Anyone have experience with using de-esser for sibilance in home audio system?

I've been experiencing sibilance over the past year and have arrived at the conclusion that it's my hearing. 

I'm wondering whether a pro-audio de-esser might help.

Does anyone have experience with this?  



My tinnitus started almost a year ago, and it bothers me throughout the day. Fortunately, I haven't noticed a change in the sibilance level from my audio systems. Does this rule out tinnitus as the cause? I don't know, but I want to emphasize that there might be a correlation rather than a causation.

I recall two instances where I observed improvements in the sibilance level. The first occurred during an audition of the Wharfedale Evo4.2 speakers, where the sibilance level diminished substantially to my surprise. However, I opted to return them due to other considerations. The second instance was when I introduced a preamp into my system’s chain. It notably enhanced sound quality in almost every aspect, including sibilance control. In my case, it appears to be gear-dependent.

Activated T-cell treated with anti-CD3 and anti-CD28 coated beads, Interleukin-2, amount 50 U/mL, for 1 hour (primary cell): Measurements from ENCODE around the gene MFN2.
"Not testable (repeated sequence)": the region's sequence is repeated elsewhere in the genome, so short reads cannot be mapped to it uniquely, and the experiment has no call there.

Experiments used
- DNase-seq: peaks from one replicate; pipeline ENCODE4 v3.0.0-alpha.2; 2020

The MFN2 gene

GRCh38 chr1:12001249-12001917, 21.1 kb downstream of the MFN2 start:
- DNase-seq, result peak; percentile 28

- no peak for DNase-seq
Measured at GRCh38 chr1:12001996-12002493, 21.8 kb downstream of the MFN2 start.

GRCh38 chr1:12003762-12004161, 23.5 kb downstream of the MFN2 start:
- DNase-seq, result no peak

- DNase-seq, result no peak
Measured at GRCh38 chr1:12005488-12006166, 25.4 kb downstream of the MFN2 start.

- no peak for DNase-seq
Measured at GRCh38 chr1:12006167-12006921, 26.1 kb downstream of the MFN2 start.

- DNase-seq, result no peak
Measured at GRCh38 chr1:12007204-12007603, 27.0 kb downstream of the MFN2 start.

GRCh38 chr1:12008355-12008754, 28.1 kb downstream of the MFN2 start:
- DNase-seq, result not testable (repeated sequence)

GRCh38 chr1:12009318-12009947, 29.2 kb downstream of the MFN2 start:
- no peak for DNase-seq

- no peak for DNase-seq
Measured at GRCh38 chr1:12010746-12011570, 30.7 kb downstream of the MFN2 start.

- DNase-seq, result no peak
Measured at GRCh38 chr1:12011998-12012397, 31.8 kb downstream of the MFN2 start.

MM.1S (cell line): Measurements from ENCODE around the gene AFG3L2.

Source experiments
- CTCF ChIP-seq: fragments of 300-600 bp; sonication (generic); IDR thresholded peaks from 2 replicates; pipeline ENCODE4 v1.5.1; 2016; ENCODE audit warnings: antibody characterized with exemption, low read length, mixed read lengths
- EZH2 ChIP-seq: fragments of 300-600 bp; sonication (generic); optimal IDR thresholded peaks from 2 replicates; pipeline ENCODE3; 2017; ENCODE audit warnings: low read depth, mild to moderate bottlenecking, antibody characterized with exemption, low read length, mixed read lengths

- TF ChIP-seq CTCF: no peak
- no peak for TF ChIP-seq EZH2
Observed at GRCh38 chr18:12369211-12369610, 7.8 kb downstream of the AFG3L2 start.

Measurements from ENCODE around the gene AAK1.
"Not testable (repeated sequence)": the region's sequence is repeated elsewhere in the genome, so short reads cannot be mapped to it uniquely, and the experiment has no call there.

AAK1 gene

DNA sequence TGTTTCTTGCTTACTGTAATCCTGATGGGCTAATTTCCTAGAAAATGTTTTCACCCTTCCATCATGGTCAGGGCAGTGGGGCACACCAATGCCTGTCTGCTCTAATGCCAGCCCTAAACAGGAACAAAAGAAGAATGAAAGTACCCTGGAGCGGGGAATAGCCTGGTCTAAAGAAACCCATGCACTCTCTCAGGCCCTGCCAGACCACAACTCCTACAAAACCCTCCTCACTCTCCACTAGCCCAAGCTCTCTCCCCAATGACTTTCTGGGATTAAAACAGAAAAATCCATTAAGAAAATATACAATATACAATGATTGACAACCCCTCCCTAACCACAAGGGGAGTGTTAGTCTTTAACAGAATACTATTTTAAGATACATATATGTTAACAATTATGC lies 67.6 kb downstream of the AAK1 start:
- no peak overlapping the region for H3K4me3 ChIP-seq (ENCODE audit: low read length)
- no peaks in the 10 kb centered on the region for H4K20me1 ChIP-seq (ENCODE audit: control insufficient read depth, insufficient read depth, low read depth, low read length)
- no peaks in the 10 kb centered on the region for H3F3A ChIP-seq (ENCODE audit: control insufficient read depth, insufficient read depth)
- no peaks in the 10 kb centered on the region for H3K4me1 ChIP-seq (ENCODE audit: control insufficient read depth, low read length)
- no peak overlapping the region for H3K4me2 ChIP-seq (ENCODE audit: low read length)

I have tinnitus but I'm not specially bothered with sibilance even so it is present in some songs. I have no experience with de-essers but I don't see why I would limit myself to adjusting only one frequency. Instead I use the Loki max eq. Not often but it comes in handy with poorly sounding recordings. If that does not help, it surely would be your ears and just like tinnitus, the best way to deal with it is to learn to accept it, relax and enjoy whatever sounds you can still hear. Good luck to you.






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Assuming you DO hear it through headphones, then EQ is the right answer instead of a de-esser, compressor.

If you don't it's the room being too bright and needing absorption and diffusion.

It is generally around 7-8k. I’ve found that speaker height and toe in can make a difference. My speakers have level control of mids and highs, and using a calibrated mic and RTA to voice them differently helps a lot. I can reduce that 7-8k range and almost eliminate the sibilance. 
A high quality studio de-esser is something I’ve considered as a last resort. I wish more mixers used them effectively. Compression accentuates natural sibilance and some singers have sibilant voices. It can also be accentuated by mastering compression.